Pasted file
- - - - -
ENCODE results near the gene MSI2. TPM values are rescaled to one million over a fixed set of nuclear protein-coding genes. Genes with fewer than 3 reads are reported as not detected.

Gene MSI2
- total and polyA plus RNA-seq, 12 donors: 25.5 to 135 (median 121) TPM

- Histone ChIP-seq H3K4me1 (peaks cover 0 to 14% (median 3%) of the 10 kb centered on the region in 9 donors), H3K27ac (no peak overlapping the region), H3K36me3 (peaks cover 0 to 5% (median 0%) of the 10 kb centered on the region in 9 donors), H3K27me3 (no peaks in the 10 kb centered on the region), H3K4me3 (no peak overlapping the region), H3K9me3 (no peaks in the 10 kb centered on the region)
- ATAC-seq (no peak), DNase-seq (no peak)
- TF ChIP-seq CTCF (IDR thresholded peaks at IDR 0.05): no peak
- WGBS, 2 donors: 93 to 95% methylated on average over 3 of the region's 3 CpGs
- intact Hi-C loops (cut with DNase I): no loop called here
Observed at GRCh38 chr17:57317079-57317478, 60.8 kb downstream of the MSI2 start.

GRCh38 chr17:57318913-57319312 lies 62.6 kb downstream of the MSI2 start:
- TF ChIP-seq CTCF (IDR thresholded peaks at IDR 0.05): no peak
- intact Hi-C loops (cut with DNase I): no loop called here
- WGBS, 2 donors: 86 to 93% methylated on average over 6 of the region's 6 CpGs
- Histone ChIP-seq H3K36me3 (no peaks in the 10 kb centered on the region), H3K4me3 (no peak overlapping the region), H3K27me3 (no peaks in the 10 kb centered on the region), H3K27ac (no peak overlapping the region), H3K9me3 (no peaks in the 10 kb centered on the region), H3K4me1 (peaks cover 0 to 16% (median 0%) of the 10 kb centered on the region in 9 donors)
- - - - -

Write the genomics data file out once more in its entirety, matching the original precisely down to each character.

ENCODE results near the gene MSI2. TPM values are rescaled to one million over a fixed set of nuclear protein-coding genes. Genes with fewer than 3 reads are reported as not detected.

Gene MSI2
- total and polyA plus RNA-seq, 12 donors: 25.5 to 135 (median 121) TPM

- Histone ChIP-seq H3K4me1 (peaks cover 0 to 14% (median 3%) of the 10 kb centered on the region in 9 donors), H3K27ac (no peak overlapping the region), H3K36me3 (peaks cover 0 to 5% (median 0%) of the 10 kb centered on the region in 9 donors), H3K27me3 (no peaks in the 10 kb centered on the region), H3K4me3 (no peak overlapping the region), H3K9me3 (no peaks in the 10 kb centered on the region)
- ATAC-seq (no peak), DNase-seq (no peak)
- TF ChIP-seq CTCF (IDR thresholded peaks at IDR 0.05): no peak
- WGBS, 2 donors: 93 to 95% methylated on average over 3 of the region's 3 CpGs
- intact Hi-C loops (cut with DNase I): no loop called here
Observed at GRCh38 chr17:57317079-57317478, 60.8 kb downstream of the MSI2 start.

GRCh38 chr17:57318913-57319312 lies 62.6 kb downstream of the MSI2 start:
- TF ChIP-seq CTCF (IDR thresholded peaks at IDR 0.05): no peak
- intact Hi-C loops (cut with DNase I): no loop called here
- WGBS, 2 donors: 86 to 93% methylated on average over 6 of the region's 6 CpGs
- Histone ChIP-seq H3K36me3 (no peaks in the 10 kb centered on the region), H3K4me3 (no peak overlapping the region), H3K27me3 (no peaks in the 10 kb centered on the region), H3K27ac (no peak overlapping the region), H3K9me3 (no peaks in the 10 kb centered on the region), H3K4me1 (peaks cover 0 to 16% (median 0%) of the 10 kb centered on the region in 9 donors)